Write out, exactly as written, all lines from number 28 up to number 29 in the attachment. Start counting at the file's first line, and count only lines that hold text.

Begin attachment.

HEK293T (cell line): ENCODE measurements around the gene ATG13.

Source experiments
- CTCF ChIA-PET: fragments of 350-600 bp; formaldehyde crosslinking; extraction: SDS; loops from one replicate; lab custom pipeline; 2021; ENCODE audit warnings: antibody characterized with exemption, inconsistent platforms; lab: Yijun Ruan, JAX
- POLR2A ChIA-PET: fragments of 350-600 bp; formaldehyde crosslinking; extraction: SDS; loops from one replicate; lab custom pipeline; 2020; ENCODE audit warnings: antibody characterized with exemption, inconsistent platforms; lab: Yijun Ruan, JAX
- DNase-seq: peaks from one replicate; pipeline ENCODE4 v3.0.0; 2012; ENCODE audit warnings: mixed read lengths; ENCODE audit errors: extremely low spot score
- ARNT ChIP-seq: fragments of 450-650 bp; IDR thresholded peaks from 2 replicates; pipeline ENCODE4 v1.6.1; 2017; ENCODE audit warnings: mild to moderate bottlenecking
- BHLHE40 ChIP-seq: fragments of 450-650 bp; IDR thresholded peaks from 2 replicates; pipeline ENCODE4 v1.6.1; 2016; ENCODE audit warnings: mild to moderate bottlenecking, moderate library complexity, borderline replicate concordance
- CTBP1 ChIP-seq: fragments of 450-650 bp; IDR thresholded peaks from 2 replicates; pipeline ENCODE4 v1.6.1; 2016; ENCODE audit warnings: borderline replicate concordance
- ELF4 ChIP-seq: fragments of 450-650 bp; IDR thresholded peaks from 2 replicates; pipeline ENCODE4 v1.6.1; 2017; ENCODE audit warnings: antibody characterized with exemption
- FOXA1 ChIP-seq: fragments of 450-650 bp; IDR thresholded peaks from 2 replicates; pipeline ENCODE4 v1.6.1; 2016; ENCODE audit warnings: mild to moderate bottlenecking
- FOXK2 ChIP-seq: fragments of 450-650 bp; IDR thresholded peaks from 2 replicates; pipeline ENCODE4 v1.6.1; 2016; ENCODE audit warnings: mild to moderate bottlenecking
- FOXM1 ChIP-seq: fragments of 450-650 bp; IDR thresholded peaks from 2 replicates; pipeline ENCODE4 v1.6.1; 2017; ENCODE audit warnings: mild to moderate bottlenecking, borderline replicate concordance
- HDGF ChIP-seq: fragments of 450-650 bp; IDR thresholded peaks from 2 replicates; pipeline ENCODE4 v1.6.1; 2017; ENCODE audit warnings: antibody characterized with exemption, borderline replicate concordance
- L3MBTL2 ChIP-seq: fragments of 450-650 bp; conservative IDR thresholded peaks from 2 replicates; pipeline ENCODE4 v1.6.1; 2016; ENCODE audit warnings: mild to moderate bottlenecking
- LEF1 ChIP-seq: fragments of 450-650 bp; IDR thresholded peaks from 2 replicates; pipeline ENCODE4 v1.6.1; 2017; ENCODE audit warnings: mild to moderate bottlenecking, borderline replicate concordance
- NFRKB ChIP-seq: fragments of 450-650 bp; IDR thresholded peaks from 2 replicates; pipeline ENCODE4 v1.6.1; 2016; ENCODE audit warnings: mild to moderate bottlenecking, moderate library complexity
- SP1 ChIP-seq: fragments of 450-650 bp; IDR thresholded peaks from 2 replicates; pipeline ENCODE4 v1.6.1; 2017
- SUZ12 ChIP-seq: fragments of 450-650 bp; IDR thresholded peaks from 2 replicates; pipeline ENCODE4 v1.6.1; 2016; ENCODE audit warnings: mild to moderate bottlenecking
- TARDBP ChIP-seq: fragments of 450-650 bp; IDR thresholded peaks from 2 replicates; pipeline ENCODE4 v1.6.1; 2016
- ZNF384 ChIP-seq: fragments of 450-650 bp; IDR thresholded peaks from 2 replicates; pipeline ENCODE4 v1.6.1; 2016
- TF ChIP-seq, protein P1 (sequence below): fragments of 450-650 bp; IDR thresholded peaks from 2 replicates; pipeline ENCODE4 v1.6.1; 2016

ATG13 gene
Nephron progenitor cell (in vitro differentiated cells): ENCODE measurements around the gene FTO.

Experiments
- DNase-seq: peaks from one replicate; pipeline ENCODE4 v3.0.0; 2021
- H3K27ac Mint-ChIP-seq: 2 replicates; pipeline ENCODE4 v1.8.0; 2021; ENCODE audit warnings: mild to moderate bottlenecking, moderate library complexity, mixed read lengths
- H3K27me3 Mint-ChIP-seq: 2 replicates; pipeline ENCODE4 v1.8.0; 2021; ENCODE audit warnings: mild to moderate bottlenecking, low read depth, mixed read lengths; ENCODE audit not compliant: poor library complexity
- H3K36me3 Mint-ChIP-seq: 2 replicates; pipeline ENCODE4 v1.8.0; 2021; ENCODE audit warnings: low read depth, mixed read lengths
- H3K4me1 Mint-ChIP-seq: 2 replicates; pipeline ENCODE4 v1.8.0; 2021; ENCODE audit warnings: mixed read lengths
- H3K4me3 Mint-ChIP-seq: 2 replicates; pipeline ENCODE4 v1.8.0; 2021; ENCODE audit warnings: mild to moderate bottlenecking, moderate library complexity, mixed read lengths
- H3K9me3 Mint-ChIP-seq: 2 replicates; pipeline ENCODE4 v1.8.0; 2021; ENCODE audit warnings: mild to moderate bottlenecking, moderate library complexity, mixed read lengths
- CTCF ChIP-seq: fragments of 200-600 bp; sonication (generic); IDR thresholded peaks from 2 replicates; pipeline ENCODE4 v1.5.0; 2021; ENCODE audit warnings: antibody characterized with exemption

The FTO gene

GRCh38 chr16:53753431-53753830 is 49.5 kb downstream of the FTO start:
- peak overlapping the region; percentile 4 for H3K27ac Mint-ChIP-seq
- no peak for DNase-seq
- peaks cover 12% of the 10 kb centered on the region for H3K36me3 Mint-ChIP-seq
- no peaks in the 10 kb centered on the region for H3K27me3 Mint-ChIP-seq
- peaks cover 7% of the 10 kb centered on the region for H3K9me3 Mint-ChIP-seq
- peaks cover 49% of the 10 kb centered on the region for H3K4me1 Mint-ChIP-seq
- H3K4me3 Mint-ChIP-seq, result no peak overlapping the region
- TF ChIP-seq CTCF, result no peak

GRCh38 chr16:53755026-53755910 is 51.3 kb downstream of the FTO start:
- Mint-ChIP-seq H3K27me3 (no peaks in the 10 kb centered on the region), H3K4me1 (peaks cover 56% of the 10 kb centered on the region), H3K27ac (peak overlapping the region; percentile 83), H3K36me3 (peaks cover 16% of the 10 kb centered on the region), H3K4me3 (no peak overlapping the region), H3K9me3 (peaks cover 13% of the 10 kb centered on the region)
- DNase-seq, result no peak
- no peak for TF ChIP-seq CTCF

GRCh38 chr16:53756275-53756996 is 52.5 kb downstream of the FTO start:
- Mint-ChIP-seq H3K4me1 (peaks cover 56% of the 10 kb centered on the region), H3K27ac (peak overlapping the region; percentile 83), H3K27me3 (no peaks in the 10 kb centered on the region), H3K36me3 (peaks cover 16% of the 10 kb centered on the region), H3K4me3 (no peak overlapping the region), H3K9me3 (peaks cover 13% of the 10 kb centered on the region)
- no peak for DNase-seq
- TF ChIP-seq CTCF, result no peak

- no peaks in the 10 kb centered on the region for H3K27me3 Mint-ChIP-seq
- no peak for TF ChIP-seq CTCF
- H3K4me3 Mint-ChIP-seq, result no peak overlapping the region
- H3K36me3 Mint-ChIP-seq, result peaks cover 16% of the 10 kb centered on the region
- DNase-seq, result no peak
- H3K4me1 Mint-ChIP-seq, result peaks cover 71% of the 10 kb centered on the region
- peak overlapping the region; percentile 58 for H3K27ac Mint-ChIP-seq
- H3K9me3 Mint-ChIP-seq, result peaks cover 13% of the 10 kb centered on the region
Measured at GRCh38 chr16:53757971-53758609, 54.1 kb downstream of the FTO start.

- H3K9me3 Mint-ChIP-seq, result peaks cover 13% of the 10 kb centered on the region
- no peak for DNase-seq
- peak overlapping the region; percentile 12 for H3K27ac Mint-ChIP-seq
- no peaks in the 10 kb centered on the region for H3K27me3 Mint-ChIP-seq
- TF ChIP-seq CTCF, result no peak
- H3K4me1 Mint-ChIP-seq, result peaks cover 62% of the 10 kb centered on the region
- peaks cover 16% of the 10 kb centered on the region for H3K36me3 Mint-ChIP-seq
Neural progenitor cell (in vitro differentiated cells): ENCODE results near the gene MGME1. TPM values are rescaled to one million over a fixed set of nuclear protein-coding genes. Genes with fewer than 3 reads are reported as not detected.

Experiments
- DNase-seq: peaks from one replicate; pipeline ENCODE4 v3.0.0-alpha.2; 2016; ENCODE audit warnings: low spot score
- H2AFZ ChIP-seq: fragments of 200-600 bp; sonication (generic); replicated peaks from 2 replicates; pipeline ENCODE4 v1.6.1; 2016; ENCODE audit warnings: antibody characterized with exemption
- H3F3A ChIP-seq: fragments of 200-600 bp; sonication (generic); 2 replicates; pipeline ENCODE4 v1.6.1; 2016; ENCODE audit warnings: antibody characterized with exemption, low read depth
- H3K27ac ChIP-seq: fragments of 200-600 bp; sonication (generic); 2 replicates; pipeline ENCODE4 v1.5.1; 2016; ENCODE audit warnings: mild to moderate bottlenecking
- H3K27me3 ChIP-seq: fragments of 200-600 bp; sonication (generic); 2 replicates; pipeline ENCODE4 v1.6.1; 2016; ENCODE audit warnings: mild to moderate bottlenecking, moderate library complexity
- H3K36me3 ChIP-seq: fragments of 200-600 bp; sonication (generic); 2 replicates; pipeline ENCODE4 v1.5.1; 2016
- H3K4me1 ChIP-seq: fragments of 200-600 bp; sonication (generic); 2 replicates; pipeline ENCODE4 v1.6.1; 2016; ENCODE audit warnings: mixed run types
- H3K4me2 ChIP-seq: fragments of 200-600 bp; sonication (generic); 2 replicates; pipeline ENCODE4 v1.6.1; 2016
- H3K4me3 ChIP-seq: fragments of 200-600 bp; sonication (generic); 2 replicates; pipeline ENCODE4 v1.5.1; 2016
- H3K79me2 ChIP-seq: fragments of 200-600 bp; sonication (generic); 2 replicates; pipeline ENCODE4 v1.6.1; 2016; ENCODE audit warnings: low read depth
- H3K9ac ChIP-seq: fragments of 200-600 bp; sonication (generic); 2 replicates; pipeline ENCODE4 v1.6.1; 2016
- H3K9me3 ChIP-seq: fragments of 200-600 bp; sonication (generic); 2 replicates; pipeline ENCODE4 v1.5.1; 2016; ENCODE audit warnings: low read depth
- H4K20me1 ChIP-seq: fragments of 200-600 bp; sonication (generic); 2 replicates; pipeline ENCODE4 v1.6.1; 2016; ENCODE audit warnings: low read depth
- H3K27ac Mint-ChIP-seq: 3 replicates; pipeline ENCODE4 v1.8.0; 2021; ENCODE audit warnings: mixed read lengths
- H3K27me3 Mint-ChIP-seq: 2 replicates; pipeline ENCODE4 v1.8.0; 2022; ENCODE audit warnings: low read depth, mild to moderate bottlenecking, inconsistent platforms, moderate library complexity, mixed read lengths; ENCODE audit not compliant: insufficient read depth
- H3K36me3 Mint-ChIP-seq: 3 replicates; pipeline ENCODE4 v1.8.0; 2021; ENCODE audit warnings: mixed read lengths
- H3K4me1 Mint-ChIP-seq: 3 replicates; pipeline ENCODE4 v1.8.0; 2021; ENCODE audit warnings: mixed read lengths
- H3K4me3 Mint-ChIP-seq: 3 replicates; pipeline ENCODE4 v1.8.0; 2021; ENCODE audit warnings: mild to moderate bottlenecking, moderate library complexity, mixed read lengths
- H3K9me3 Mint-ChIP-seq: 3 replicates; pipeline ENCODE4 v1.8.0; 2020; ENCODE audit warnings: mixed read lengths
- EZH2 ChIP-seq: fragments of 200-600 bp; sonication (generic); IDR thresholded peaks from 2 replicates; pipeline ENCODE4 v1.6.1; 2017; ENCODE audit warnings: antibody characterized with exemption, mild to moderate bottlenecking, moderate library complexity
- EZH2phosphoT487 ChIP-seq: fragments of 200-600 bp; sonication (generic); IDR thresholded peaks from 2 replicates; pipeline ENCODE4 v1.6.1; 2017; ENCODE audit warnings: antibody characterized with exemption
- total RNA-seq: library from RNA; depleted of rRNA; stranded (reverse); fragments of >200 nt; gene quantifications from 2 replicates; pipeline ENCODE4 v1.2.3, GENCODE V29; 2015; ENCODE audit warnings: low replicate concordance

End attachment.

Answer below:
- H3K36me3 Mint-ChIP-seq: 2 replicates; pipeline ENCODE4 v1.8.0; 2021; ENCODE audit warnings: low read depth, mixed read lengths
- H3K4me1 Mint-ChIP-seq: 2 replicates; pipeline ENCODE4 v1.8.0; 2021; ENCODE audit warnings: mixed read lengths